Unique: 47450

Wednesday 9-10 am

PAI 5.42 (in-person) 

“Tell me about yourself.” A simultaneously terrifying and invigorating prompt in both written and verbal formats. As you move through the world, you’ll be asked to highlight your accomplishments. Honors students are highly accomplished but often lack the confidence to articulate their success. This seminar will touch on imposter syndrome, emotional intelligence, career and professional development, and more. Together, we will discover how to Tell Your Story. This course is designed primarily for juniors and seniors.

Synthetic Media and the End of Reality as We Know It

David Laude

Unique: 47475

Wednesday 2-3 pm

PAI 4.28 (in-person)

In this seminar Dr. Laude will once again take a look at how technology is evolving the way we live our lives. As we become more invested in what we see on our screens, the question of what is real, or even what reality is, will become an important question we must answer.  We will begin with a look at the historical development, current status and future synthetic media.  We will then look at its current impact across an array of applications to politics, pornography, entertainment and talk about what’s next.  We will also discuss the philosophical issues about creating a world that is increasingly uniquely our own, with the experiences realized through our screens that justify our behaviors and values.

Money, Politics, and Science

Brian Roberts

Unique: 47505

Wednesday 4-5 pm

PAI 5.42 (in-person)

Most Americans believe that money distorts election outcomes and the decisions of elected officials.  To the extent this happens, money in politics has the potential to affect science policy dramatically.  In this course we learn the basics of campaign finance – the art and practice of money in politics – and how to navigate and use related data.  Students will apply these skills and knowledge in small team projects to gain insight to the intersection of money, politics, and science.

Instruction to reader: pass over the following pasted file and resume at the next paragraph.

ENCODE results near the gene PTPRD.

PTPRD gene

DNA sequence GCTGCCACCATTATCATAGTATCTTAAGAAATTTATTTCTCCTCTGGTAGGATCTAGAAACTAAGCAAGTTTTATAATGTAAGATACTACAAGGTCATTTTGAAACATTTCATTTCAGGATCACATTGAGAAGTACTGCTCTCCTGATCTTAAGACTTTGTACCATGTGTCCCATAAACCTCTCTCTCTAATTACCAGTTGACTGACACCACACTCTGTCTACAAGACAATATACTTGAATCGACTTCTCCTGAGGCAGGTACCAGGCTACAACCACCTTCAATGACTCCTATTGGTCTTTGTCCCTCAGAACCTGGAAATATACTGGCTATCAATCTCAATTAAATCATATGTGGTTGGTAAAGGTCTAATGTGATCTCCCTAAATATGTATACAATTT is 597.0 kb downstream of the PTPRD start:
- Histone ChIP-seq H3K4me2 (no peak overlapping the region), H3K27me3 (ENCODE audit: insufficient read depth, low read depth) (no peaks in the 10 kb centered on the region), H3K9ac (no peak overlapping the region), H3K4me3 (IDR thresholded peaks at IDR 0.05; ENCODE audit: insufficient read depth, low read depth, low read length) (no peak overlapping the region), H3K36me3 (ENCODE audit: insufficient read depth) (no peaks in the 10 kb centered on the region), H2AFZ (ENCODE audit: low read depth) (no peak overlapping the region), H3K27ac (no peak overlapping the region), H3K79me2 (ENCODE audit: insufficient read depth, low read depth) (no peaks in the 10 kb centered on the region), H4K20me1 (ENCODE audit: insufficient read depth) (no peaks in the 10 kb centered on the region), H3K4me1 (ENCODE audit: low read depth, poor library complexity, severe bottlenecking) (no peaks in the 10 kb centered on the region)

Good Germs, Bad Germs in Daily Life

Pratibha Saxena

Unique: 47465

Monday 2-3 pm

GEA 100 (in-person)

We will discuss both popular and scientific articles, case studies that enhance our understanding of the molecular basis, genetics and impact of good germs and bad germs on daily life.Our focus will be on germs that make a healthy living feasible; those that help produce different types of our foods, and beverages; that help fix atmospheric nitrogen; as well as those that are associated with diseases, including those that are emerging microbes, re-emerging microbes and those that have been with us from beginning of life.

Ecologies of Environmental Justice

Donnie Sackey

Unique: 47490

Tuesdays 12-1 pm 

PAI 5.42 (in-person)

Environmental justice is a framework for analyzing and addressing the inequalities in environmental conditions (benefits and burdens) among communities of varying race/ethnicity and economic class. At the same time, environmental justice presents a deep challenge to mainstream environmental and sustainability frameworks. This challenge forces us as community advocates and activist researchers to examine the social relations of production and power that contribute to negative environmental and human health outcomes and develop meaningful solutions. In this seminar, we will explore the relationship between environmental risk and social justice through two studies based in Canada and the United States. 

The River Is in Us: Fighting Toxics in a Mohawk Community by Elizabeth Hoover ISBN 1517903033 
Pollution is Colonialism by Max Liboiron ISBN 9781478014133

Both books are available for free in digital form from the university library.

Wellness 101: The Honors Student Edition

Brittany O’Malley

Unique: 47460

Wednesdays 2-3:30 pm

PAI 5.42 (in-person)